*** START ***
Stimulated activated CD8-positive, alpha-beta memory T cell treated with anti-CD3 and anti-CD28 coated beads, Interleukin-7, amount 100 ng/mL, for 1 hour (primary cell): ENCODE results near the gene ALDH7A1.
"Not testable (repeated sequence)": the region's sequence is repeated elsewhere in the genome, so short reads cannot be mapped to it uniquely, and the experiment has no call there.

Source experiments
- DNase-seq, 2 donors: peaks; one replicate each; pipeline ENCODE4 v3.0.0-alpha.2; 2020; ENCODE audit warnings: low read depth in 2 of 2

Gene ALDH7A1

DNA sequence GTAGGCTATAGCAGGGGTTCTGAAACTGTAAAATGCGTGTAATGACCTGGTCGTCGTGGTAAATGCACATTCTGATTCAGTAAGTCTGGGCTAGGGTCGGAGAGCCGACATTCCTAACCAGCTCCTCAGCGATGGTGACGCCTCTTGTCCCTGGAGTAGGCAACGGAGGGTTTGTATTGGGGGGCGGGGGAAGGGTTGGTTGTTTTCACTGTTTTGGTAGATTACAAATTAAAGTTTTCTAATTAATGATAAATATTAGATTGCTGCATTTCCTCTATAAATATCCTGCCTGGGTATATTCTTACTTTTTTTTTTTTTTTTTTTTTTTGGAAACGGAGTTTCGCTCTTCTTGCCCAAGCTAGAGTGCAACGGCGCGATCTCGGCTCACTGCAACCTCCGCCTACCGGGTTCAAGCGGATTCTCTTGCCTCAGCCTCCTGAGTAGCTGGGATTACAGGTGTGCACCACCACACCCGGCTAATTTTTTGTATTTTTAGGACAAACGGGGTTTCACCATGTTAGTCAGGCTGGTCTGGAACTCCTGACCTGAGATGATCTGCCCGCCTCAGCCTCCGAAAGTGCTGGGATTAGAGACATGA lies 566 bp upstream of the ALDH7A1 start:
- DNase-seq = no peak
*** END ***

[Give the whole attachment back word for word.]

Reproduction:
Stimulated activated CD8-positive, alpha-beta memory T cell treated with anti-CD3 and anti-CD28 coated beads, Interleukin-7, amount 100 ng/mL, for 1 hour (primary cell): ENCODE results near the gene ALDH7A1.
"Not testable (repeated sequence)": the region's sequence is repeated elsewhere in the genome, so short reads cannot be mapped to it uniquely, and the experiment has no call there.

Source experiments
- DNase-seq, 2 donors: peaks; one replicate each; pipeline ENCODE4 v3.0.0-alpha.2; 2020; ENCODE audit warnings: low read depth in 2 of 2

Gene ALDH7A1

DNA sequence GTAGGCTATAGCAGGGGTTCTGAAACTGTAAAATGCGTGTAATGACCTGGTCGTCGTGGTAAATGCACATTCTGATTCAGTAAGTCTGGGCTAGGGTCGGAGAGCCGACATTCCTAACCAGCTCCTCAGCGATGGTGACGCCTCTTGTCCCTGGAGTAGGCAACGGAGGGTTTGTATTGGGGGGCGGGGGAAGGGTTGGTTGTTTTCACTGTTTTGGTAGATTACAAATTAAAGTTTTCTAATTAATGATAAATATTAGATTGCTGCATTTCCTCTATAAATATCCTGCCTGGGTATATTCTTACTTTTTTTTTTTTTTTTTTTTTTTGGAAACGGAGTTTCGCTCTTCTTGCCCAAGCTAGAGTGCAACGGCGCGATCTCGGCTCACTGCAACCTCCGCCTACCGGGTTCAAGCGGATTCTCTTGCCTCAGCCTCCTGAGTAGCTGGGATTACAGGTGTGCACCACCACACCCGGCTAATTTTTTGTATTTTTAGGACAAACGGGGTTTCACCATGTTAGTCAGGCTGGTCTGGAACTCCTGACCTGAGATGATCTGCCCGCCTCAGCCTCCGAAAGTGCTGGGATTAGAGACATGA lies 566 bp upstream of the ALDH7A1 start:
- DNase-seq = no peak